John replied in the words of Isaiah the prophet, “I am the voice of one calling in the wilderness, ‘Make straight the way for the Lord.’”

John 1:23


John the Baptist had been testifying about Jesus and he was questioned by Jewish priests and Levites, puzzled by what he was proclaiming. “Who are you?” they asked.

He did not fail to confess, but confessed freely, “I am not the Messiah.” (John 1:20)

John’s was a voice of one calling in the wilderness. Calling to prepare for the coming of Jesus and to make straight the way—the valley and the mountain, the rough and rugged ground. God’s glory would be revealed.

I’m not John the Baptist, but I often feel like I have that voice—a small voice, trying to sound big and loud. Calling into a wilderness where ears are shut and eyes are blind. They have been, far too long. I too need to be listened to and heard. Because what I have to say is important. I believe it’s part of Christ’s message to us:


Who will hear?
Who will listen to God’s truth,
spoken through one living with mental illness.
Who will hear a child of God, someone not unlike you?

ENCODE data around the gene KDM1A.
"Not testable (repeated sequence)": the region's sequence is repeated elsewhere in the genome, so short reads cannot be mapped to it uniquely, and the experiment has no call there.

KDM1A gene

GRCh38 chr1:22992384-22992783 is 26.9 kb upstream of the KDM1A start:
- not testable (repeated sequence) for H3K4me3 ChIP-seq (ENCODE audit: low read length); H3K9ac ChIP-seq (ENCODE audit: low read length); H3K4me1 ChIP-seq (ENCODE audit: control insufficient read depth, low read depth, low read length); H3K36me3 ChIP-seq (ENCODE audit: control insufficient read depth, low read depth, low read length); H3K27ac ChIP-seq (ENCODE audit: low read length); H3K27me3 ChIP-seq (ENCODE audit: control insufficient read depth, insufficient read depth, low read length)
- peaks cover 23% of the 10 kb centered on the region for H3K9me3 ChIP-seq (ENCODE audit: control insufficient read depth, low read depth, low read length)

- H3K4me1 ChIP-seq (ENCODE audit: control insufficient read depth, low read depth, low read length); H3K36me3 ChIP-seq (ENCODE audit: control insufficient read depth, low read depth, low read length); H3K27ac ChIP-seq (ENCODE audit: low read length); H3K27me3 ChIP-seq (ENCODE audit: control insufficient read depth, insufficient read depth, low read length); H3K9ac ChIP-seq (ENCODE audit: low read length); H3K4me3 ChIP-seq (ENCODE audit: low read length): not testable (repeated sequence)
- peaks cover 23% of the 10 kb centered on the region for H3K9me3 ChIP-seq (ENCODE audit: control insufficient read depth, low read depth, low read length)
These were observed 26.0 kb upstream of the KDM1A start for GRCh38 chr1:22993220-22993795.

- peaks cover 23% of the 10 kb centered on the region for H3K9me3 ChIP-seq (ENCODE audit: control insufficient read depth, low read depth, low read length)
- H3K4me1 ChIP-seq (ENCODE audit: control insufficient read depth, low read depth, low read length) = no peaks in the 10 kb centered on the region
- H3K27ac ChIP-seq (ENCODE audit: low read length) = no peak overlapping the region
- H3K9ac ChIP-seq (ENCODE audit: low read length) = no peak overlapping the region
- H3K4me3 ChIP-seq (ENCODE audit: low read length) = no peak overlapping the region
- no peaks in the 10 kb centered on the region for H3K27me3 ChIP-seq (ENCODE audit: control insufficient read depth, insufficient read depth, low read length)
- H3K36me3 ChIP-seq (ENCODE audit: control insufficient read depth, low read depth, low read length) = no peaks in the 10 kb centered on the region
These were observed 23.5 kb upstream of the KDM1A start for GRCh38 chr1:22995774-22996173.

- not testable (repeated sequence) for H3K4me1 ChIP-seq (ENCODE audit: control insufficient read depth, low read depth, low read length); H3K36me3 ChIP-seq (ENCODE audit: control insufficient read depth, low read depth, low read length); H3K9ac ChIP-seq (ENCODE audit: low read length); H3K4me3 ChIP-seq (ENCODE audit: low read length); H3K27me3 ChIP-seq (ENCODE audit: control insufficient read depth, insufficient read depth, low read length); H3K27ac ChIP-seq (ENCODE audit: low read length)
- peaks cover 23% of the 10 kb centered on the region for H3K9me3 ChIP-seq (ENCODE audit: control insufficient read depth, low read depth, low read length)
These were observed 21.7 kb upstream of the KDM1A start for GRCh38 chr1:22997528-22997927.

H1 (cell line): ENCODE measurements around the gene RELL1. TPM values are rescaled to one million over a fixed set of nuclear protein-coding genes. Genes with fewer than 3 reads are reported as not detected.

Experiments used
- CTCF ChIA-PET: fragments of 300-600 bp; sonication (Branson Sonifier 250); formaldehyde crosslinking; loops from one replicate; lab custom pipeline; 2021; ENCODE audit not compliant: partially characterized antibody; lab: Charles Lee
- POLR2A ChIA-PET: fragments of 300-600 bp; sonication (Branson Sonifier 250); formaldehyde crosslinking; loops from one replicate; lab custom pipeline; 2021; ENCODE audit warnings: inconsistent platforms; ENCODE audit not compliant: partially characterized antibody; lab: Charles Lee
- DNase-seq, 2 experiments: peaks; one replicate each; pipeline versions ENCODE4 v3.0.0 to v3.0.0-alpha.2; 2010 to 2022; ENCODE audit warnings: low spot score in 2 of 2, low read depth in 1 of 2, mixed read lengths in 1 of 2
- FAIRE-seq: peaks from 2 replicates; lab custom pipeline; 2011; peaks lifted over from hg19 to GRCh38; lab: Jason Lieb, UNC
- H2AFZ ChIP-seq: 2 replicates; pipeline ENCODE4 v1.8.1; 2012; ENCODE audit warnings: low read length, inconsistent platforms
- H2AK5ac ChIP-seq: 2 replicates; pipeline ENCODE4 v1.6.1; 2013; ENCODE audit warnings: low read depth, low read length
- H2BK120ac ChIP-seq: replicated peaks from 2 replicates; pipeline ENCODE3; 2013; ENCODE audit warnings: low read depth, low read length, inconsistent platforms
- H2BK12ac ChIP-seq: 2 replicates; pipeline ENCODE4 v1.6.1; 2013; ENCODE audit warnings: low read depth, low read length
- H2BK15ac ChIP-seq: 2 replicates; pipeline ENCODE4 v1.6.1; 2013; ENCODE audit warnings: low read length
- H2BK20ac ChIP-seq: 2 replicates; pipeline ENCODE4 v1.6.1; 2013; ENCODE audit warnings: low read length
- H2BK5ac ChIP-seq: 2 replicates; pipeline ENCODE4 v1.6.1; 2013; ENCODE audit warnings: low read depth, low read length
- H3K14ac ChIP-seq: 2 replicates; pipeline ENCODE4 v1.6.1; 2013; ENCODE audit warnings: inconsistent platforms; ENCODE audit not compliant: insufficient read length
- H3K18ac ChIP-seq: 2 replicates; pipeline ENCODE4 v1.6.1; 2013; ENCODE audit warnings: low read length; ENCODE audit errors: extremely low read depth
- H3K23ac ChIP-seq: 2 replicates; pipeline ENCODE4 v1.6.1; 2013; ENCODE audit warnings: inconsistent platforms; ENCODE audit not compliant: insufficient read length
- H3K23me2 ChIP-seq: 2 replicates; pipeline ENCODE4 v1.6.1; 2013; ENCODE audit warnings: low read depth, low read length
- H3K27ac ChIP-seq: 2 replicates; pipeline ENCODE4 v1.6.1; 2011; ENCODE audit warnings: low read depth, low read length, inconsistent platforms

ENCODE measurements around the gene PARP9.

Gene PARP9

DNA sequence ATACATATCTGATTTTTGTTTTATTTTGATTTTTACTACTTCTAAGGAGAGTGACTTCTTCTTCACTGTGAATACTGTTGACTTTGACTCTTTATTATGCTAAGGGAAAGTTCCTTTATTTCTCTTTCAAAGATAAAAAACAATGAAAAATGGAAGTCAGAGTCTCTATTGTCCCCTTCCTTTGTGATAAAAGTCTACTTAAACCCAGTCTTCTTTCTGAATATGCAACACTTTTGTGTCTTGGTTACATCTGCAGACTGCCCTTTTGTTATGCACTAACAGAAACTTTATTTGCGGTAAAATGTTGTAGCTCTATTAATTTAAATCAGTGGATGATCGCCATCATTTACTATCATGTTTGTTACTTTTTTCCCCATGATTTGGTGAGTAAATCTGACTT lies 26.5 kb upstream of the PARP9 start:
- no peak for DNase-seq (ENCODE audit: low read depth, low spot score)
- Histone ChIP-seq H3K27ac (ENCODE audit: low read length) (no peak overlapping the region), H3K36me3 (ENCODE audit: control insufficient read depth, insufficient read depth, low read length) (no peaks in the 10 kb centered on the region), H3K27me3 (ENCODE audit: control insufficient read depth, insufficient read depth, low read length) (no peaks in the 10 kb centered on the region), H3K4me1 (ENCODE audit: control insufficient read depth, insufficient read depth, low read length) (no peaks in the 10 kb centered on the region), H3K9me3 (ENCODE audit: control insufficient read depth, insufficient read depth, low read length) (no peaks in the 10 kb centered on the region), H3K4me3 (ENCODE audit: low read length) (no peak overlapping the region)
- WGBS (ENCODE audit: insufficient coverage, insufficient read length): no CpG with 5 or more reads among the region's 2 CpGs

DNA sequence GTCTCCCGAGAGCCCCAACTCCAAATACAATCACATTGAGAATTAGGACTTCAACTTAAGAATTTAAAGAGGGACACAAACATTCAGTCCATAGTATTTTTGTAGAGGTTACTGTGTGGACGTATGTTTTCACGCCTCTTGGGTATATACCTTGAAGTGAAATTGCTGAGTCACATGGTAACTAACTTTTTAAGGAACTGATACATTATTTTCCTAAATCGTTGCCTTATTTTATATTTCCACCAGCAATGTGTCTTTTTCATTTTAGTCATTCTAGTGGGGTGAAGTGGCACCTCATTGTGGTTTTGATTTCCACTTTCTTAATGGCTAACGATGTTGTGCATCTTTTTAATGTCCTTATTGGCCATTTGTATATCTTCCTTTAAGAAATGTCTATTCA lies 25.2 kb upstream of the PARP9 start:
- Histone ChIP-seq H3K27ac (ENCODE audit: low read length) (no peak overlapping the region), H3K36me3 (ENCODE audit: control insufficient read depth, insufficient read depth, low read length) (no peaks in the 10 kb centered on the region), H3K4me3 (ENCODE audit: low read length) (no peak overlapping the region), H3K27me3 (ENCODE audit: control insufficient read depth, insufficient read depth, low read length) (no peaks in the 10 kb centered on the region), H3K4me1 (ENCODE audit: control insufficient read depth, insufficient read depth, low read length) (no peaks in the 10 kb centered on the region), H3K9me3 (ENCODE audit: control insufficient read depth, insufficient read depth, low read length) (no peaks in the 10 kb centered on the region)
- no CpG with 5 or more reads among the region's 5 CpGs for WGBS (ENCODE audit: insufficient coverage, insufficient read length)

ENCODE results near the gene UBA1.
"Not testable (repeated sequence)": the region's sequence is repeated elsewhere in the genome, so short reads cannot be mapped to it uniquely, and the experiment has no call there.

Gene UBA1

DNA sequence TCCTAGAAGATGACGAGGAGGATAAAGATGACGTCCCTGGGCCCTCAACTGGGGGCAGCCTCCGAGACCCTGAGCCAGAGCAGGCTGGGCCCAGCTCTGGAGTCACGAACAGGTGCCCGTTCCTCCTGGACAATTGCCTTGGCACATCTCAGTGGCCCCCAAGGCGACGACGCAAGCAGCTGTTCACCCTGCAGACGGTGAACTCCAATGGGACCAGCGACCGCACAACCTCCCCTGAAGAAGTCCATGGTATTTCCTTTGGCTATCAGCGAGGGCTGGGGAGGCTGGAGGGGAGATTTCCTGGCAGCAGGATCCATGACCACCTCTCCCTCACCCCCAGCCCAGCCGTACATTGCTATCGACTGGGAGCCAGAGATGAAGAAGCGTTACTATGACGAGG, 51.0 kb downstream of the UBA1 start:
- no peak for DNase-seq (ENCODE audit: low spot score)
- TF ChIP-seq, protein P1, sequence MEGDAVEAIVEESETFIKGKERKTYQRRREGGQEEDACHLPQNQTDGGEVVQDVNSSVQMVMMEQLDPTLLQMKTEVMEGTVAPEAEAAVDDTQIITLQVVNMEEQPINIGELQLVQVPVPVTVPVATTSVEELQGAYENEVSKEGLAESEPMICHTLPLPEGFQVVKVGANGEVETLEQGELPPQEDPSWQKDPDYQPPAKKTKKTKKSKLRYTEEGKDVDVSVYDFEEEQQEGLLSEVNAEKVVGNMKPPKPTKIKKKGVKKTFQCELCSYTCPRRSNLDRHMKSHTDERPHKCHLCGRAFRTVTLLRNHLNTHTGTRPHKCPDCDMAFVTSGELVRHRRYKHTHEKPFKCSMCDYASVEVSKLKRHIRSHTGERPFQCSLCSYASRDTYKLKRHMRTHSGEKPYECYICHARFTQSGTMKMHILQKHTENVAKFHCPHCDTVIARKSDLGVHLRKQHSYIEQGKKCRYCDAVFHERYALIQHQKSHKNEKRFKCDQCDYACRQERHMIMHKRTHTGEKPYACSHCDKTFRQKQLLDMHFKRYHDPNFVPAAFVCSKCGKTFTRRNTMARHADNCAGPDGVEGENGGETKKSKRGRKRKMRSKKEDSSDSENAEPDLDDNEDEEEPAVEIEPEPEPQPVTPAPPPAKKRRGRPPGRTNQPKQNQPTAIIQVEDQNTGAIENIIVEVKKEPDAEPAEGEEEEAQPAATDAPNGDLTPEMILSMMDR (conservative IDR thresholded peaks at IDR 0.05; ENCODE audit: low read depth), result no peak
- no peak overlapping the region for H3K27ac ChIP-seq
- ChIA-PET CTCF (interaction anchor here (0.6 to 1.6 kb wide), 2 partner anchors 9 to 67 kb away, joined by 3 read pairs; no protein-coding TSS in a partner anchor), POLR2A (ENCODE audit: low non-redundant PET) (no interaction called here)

Who will give her a fair hearing?


Who will hear her voice?


  • I wrote to clear my name, to show I couldn’t help the way I was.
  • I wrote to show how I’d been hurt and what it did to me.
  • I wrote to show how discrimination hurts and how it needs to stop.


When a conflict arises and someone is hurt, why are those with mental illness thought to be responsible? Why is the person in authority  declared blameless, despite the testimony of the victim?

“Of course, she must have been the cause,” they say. “No question about it.”

Most commonly, only one truth is heard and respected. Only the person in authority is believed. But the person with mental illness is doubted, not trusted to tell the truth. And yet are they not of equal worth under God’s eyes? Aren’t they too, children of God?

Why not give us a chance to be heard?